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  • (upbeat, bright music)

  • - Hi, I'm Dr. Joshua Beckman, and I am the

  • chair of the PVD council of the AHA.

  • I'm speaking to you from the ATVB, PVD, FGTB,

  • annual scientific sessions.

  • Today it's my pleasure to talk to you

  • with Dr. Gary Fitzgerald.

  • He's our distinguished lecturer and has given

  • a wonderful lecture on molecular clocks

  • and cardio-metabolic disease.

  • Dr. Fitzgerald, can you tell us what

  • a molecular clock is and how it relates

  • to metabolic disease?

  • - Molecular clocks are present in almost all

  • of our tissues.

  • Not present in the testes, for some reason

  • that has yet to be discerned,

  • but there is a central clock

  • in the suprachiasmatic nucleus in the brain,

  • and peripheral clocks can be entrained by

  • the central clock to maintain a 24-hour rhythm.

  • It's an interesting connection,

  • it's a little like an orchestra.

  • The peripheral clocks have the capacity

  • to follow the instructions from the center,

  • but also have the potential for autonomy.

  • Furthermore, we find that peripheral clocks

  • can send signals back to the brain

  • to entrain central function.

  • So, it's very much like a concert master in an orchestra

  • where everyone has the capacity to play on their own.

  • Generally, they follow the concert master's orders,

  • but their way of playing can influence the way

  • the concert master performs his duty as well.

  • - And so what's the link to cardio-metabolic disease?

  • - Well, clockworks are a very interesting

  • biological network.

  • They play an important role in knitting together

  • biological networks across organisms.

  • Therefore, when they break down,

  • we get the display of metabolic dysfunction,

  • as in a metabolic syndrome.

  • We get disordered response in terms

  • of immunoregulation, so we get inflammation,

  • and disordered clockworks have been

  • implicated also in aging.

  • - Is it possible that there is a centrally

  • dysfunctioning clock that then drives others,

  • or is it usually a pattern of clock disturbance

  • that causes disease?

  • - So, we know from, In terms of that question,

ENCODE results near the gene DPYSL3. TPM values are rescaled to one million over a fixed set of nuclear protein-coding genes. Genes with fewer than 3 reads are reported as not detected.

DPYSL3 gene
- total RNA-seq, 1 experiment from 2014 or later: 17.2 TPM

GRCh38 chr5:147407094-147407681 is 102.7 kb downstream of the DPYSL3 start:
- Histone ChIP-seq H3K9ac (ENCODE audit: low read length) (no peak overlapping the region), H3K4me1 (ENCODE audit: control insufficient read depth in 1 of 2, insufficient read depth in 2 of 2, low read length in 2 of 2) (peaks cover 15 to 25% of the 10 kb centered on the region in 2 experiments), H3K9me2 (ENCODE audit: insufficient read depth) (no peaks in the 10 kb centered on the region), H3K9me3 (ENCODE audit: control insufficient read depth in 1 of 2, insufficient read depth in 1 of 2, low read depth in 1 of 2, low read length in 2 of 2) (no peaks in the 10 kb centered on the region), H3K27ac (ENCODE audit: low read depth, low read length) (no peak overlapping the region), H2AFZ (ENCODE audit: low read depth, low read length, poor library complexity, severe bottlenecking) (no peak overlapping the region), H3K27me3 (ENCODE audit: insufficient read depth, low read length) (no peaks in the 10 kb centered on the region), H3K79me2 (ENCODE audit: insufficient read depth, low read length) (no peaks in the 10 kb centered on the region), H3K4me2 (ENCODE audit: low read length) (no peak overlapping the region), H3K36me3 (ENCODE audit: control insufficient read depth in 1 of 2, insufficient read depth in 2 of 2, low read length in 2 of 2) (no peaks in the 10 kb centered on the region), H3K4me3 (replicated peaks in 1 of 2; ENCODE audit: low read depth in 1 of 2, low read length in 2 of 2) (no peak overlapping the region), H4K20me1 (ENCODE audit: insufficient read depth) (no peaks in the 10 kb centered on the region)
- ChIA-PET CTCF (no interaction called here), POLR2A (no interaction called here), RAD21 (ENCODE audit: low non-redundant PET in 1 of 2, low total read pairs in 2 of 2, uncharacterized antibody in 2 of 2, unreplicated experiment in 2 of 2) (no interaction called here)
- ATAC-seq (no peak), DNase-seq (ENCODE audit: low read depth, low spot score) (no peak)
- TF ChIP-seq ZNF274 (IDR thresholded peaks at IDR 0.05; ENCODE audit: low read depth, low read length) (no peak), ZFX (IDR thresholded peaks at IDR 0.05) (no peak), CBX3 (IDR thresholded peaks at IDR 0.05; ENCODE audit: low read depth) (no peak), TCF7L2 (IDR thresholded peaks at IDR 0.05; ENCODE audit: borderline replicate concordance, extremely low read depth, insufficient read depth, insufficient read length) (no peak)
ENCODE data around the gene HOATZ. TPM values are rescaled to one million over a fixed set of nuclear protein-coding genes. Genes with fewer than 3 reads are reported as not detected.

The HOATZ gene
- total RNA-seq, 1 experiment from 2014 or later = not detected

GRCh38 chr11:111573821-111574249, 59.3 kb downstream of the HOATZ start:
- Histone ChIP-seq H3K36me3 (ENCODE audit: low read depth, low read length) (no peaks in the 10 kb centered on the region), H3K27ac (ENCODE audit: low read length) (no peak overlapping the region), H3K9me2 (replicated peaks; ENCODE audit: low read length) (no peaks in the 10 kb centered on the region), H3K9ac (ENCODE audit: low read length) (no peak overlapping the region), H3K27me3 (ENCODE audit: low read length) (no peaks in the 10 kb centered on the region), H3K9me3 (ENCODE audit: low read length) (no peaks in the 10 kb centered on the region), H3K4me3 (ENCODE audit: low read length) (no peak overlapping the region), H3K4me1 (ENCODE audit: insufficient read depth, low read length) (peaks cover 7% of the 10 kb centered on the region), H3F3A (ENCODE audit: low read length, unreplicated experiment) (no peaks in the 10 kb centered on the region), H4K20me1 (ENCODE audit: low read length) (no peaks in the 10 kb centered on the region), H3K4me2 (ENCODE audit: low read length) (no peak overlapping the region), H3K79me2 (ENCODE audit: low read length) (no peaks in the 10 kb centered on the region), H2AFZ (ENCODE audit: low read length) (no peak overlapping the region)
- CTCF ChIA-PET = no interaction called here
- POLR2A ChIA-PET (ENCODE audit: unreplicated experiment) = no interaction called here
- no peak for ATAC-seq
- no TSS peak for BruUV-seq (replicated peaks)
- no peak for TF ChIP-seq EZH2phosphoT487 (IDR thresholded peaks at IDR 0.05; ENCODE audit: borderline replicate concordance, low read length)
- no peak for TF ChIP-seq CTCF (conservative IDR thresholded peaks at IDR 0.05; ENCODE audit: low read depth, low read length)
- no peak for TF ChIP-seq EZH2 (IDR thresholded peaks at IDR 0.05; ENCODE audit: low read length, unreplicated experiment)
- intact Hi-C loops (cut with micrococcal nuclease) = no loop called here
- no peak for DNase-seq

• most of what we know actually derives from work in mice.

  • We and other people have disabled the one

  • non-redundant core clock gene, Bmal1,

  • in multiple tissues by now.

  • We know that disabling it in the center disorders

  • alternating rhythms, but you can knock it out

  • selectively in vascular muscle cells and

  • endothelial cells, in adipocytes and in the liver,

  • and get an array of different expressions of elements

  • of the metabolic syndrome.

  • - Okay, and has this work moved into the

  • human investigational room yet?

  • - We're very excited particularly about that.

  • So, most of what we know in humans so far

  • derives from what are called forced desynchrony

  • protocols, where people are studied under

  • very controlled circumstances.

  • The amount of time they have available

  • to sleep is regulated and disordered.

  • These forced desynchrony protocols allow us

  • segregate endogenous rhythms of the molecular clock,

  • and rhythms driven by environmental cues,

  • most of which we don't understand.

  • We've been very informed by that type of work,

  • but we've also been interested to see if we can

  • discern circadian rhythms in humans in the wild.

  • In other words, is there a sufficient signal

  • for us to be able to detect circadian patterns

  • against the noise of the diversity of human behavior?

  • We've recently completed a pilot study in

  • a small number of individuals, where to our surprise,

  • we've been heartened by the fact that we can see

  • diurnal oscillation in the micro-biome, for example,

  • in elements of the metabolim and proteam

  • as well as the genome, and we've integrated that

  • with multiple approaches to remote sensing.

  • So, we're encouraged to project this study

  • onto scale, and to look with sufficient power

  • to characterize what we call the

  • physiological pronobiome, and it's important

  • to do that because we need that information

  • before we can start looking in an unbiased way

  • for mechanistic information that might explain

  • the time dependent expression of disease,

  • and we know that, for example, diseases like asthma,

  • myocardial infarction, stroke, depression,

  • they all osculate, even aches and pains

  • in your joint due to the cartilage clar,

  • they all osculate as a function of time of day

  • in terms of their expression, but we have very little

  • understanding of is the mechanistic explanation of that.

  • - That's a pretty incredible journey

  • from the bench to the bedside.

  • I think the lecture's absolutely spectacular,

  • and hopefully you'll get to look at it online

  • at another time.

  • Thank you very much for you time.

  • - Thanks very much, Josh.

  • (upbeat, bright music)

(upbeat, bright music)

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分子鐘在心血管疾病中的作用 (The Role of Molecular Clocks in Cardiovascular Disease)

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    Amy.Lin 發佈於 2021 年 01 月 14 日
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